Research Top Tips

Write a ‘summary for the public’ for your proposal, even if it is not required. Explaining what you will do in your research, why and how to people who are not experts will help you write a better proposal.

Once you have drafted your research proposal, imagine yourself actually doing each part of it in detail (recruiting people, doing the interviews, analyzing the data) as a feasibility check to make sure it will all work in practice as well as theory.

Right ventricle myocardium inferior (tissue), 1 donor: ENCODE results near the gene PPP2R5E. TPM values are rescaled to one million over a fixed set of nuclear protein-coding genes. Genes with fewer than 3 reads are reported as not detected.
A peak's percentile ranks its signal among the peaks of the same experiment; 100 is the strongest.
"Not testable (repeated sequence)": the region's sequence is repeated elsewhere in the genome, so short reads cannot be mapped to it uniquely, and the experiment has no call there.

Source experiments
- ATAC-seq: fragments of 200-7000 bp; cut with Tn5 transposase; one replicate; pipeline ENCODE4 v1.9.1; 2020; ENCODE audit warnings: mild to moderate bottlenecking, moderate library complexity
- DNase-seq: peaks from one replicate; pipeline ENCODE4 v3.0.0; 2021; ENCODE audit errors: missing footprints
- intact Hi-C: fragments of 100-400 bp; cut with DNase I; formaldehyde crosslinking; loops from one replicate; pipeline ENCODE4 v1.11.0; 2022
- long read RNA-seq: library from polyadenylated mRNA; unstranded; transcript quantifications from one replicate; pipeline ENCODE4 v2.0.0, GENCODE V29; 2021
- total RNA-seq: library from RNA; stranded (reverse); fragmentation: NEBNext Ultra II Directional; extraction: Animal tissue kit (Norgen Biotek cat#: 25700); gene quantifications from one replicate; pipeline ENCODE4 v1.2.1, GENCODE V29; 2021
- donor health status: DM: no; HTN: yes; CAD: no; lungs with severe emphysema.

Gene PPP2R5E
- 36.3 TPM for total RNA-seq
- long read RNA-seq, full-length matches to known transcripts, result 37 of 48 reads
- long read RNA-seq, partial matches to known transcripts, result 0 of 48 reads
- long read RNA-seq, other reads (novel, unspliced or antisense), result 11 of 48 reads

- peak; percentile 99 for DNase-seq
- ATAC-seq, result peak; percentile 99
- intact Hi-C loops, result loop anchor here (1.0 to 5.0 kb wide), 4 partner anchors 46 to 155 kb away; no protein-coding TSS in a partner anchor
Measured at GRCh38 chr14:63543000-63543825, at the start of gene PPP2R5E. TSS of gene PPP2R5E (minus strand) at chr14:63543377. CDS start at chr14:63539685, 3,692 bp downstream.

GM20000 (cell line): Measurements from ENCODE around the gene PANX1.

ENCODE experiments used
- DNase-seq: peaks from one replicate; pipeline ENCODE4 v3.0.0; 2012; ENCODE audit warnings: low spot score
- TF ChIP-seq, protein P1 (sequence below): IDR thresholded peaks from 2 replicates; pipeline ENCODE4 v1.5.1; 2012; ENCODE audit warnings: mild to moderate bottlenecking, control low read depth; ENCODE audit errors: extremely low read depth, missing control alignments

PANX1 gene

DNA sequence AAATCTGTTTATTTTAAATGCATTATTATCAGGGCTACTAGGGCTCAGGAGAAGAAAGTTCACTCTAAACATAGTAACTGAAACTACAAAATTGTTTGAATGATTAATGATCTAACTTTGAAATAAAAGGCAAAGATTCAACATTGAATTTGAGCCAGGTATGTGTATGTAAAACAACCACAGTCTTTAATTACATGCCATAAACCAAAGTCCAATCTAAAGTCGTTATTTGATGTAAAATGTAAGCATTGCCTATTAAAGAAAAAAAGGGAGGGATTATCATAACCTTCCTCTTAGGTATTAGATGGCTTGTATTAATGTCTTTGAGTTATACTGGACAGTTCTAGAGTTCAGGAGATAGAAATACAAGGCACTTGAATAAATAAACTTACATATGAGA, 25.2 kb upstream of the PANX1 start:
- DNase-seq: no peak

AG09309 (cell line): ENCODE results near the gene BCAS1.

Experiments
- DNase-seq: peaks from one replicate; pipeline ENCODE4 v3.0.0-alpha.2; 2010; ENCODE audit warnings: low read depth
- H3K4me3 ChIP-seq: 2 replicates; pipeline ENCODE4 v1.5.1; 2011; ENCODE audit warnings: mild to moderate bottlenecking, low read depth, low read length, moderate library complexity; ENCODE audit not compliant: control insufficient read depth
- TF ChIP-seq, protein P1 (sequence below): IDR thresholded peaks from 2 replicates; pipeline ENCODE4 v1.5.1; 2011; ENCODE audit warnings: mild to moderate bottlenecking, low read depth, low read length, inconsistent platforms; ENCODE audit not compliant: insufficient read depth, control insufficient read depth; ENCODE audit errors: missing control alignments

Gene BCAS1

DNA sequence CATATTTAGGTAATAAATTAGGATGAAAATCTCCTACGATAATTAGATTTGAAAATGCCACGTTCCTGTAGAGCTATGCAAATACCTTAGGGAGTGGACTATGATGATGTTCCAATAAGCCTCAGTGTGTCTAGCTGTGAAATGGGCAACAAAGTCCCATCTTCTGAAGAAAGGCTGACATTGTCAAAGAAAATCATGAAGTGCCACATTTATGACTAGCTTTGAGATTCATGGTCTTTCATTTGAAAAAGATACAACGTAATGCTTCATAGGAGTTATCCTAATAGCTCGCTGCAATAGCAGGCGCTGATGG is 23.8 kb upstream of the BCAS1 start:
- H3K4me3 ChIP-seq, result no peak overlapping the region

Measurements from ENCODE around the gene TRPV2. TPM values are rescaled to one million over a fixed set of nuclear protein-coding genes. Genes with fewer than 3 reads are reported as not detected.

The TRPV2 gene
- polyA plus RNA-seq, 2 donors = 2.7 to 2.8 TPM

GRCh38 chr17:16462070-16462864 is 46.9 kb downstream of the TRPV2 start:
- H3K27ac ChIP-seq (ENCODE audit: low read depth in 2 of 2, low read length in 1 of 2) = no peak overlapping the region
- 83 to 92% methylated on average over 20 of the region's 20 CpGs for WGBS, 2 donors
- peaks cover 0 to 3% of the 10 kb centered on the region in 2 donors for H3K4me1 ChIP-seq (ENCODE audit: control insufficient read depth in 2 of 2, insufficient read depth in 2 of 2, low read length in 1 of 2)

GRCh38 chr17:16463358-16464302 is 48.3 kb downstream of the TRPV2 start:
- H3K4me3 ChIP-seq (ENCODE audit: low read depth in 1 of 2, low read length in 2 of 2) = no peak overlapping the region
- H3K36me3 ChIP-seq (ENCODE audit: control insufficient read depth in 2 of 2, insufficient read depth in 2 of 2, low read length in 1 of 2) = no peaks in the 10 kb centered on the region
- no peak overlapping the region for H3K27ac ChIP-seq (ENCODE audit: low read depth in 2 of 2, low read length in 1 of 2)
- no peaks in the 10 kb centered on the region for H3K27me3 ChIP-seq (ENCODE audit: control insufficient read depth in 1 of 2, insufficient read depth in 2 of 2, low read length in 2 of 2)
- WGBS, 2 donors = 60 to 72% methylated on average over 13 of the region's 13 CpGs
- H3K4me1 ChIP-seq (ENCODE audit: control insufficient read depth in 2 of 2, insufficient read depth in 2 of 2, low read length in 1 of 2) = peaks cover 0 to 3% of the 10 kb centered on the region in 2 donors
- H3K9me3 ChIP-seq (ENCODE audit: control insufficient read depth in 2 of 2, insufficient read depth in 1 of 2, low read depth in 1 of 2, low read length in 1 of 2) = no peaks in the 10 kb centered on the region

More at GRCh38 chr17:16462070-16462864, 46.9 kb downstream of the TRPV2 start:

Ask colleagues not for their general feedback on your proposal, but to specifically tell you three weaknesses.

Your research questions and aims are likely to evolve as you work up your proposal, so don’t forget to do a final check that they are still lined up with other components of the proposal: do the ‘methods’ cover all of them? Do the outputs/ outcomes expected reflect them? Is the background still relevant to the aims?

If you are applying for funding for your research, remember that most funding panels will not be made up of experts in your area – although experts may be asked to review. Your proposal therefore has to be written for a general as well as a specialist audience.